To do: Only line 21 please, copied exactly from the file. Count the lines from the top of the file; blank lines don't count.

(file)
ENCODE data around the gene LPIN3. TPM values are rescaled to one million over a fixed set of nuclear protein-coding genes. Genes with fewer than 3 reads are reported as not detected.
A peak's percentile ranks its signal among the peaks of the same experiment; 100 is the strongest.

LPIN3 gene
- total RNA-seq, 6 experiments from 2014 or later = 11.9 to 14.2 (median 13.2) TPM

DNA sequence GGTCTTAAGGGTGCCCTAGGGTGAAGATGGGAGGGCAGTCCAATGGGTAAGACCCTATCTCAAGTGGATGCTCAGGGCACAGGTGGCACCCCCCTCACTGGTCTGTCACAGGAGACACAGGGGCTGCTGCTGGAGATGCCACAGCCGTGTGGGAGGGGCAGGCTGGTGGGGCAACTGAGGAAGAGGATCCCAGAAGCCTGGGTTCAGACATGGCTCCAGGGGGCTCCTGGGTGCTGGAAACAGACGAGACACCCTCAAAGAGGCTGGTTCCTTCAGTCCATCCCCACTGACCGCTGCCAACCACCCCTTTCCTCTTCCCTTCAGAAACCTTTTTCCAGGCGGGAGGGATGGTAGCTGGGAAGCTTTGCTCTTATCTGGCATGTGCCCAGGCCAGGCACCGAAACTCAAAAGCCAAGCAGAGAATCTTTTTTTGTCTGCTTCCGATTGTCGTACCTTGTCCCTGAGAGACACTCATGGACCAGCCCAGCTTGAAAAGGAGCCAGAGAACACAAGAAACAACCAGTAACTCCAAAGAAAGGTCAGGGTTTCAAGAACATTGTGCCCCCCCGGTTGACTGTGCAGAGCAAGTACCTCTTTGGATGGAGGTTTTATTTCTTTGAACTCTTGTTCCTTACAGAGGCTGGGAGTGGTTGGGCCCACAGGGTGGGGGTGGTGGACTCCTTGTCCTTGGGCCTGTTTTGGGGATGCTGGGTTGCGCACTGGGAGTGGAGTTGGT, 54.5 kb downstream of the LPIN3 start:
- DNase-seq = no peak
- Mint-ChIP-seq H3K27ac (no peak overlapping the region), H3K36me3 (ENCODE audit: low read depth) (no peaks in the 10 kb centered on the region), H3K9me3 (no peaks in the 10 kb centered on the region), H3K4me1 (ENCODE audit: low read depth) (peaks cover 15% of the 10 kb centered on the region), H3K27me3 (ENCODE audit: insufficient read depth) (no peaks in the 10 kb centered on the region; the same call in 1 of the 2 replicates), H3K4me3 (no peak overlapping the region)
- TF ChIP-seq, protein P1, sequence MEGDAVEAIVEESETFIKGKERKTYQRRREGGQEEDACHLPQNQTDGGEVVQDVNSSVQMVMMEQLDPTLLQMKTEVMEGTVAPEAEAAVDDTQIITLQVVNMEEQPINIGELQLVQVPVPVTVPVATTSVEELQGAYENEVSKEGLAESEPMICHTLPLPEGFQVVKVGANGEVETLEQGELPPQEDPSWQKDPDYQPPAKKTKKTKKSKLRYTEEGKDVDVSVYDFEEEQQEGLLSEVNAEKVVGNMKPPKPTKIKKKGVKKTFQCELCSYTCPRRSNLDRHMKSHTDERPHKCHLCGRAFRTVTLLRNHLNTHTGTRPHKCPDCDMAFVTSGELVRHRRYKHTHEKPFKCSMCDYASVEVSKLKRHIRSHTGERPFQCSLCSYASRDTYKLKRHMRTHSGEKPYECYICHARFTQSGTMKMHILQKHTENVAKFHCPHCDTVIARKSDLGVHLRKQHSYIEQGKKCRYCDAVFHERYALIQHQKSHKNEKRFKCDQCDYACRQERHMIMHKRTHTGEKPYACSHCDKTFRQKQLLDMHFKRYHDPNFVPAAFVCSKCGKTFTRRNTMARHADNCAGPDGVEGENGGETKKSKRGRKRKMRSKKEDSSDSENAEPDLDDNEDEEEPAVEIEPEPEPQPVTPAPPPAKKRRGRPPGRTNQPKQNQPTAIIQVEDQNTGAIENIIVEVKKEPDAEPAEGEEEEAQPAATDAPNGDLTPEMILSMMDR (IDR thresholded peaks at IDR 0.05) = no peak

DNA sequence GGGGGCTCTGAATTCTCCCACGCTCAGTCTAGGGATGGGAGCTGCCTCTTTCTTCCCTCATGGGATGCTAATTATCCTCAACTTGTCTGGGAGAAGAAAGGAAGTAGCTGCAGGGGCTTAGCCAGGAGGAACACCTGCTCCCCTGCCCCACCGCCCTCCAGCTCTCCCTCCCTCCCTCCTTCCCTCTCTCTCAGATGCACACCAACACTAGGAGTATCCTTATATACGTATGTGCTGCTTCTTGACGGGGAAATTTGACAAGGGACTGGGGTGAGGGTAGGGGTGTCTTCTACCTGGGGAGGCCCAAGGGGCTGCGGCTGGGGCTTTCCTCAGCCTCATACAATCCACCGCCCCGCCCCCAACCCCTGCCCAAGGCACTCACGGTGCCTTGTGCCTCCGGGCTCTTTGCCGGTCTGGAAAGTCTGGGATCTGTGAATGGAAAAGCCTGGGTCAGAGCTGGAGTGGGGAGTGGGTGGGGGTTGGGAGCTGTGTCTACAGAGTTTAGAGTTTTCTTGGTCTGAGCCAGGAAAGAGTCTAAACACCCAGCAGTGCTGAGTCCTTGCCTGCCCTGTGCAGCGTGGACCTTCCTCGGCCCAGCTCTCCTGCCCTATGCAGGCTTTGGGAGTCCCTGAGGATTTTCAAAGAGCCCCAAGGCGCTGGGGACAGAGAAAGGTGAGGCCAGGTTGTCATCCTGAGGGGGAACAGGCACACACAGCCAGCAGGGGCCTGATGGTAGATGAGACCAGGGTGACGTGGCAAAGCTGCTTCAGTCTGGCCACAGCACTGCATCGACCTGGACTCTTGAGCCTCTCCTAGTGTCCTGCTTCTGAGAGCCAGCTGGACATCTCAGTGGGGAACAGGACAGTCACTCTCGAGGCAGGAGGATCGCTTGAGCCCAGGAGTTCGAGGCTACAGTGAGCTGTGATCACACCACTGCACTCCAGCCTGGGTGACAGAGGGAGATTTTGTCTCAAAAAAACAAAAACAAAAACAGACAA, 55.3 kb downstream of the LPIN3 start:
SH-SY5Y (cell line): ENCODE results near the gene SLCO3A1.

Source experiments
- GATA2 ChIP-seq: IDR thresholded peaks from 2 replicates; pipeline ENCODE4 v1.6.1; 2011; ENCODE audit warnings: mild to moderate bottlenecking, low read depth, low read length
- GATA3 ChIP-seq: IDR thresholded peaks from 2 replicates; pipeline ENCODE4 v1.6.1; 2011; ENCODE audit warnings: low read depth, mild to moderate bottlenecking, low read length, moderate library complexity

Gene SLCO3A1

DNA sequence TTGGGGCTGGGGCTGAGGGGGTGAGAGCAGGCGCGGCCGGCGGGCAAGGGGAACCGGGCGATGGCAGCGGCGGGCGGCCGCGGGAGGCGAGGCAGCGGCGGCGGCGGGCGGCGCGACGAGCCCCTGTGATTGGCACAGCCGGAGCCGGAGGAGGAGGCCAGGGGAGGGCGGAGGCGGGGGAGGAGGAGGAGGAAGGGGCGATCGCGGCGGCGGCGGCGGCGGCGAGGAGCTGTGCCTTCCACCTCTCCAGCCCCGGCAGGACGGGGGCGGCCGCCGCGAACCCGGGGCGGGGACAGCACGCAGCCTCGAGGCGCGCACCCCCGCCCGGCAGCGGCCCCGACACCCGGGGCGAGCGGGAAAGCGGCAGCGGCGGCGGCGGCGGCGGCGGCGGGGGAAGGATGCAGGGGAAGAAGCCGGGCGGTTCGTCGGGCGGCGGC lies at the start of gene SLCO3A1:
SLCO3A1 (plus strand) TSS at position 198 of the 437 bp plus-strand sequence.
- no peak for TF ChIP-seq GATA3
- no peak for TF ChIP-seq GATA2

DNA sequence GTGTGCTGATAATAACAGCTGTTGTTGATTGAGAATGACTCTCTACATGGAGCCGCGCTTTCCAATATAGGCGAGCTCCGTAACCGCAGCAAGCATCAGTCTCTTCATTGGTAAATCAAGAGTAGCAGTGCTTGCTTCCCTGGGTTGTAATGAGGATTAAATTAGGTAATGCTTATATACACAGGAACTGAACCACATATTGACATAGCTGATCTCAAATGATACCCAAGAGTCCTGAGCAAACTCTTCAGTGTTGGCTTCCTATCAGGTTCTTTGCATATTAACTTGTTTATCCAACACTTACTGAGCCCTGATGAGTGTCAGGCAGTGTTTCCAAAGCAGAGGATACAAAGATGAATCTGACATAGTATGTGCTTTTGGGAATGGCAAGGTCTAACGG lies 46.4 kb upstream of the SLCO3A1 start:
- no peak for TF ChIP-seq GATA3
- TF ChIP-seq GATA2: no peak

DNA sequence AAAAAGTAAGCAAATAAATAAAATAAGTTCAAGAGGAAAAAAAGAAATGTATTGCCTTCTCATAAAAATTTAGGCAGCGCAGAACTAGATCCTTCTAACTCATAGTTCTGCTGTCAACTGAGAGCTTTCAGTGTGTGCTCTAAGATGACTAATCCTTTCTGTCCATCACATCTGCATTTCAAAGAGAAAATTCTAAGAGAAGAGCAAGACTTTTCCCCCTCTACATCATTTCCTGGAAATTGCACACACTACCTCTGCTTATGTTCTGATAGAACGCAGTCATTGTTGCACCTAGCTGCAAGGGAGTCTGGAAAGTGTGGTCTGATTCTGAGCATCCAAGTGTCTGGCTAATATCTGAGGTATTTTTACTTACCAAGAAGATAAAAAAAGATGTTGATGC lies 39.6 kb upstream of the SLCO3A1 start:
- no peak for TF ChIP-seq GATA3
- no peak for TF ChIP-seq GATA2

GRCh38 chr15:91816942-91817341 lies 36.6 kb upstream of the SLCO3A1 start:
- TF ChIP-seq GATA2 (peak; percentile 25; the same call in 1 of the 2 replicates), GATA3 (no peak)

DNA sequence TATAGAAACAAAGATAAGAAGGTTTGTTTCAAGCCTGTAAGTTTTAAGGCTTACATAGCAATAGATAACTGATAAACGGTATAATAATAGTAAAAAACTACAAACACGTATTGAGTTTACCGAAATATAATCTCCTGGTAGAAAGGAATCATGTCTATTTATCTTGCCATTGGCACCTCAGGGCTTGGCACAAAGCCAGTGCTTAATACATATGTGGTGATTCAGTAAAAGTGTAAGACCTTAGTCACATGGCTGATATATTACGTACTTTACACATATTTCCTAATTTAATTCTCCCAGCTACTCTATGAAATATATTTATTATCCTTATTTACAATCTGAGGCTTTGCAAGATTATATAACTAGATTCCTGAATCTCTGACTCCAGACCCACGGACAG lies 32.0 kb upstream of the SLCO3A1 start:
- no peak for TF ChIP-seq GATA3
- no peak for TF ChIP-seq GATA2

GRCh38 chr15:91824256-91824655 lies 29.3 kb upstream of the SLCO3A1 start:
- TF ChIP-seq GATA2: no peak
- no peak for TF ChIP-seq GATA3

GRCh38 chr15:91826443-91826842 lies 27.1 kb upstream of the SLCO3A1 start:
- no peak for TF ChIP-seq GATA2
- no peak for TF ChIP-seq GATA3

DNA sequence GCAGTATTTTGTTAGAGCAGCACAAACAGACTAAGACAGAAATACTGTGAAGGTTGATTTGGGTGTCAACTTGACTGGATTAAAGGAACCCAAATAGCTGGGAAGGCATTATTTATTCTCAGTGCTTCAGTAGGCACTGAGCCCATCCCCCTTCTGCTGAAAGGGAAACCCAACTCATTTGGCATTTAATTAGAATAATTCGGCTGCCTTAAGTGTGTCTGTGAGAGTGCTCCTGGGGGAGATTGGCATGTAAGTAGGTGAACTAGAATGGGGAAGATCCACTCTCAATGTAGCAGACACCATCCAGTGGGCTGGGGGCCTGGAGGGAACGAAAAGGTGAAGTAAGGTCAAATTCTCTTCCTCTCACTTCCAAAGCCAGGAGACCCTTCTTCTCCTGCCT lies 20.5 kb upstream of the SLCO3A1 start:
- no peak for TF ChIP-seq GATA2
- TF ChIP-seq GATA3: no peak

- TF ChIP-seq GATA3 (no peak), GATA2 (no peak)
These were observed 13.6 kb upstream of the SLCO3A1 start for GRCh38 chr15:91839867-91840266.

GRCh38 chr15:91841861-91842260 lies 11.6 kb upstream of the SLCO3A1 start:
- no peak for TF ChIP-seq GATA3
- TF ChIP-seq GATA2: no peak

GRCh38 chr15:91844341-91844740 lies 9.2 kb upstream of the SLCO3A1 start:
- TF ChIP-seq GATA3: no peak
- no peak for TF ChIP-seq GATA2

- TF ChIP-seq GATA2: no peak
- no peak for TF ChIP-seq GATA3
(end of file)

- TF ChIP-seq GATA2: no peak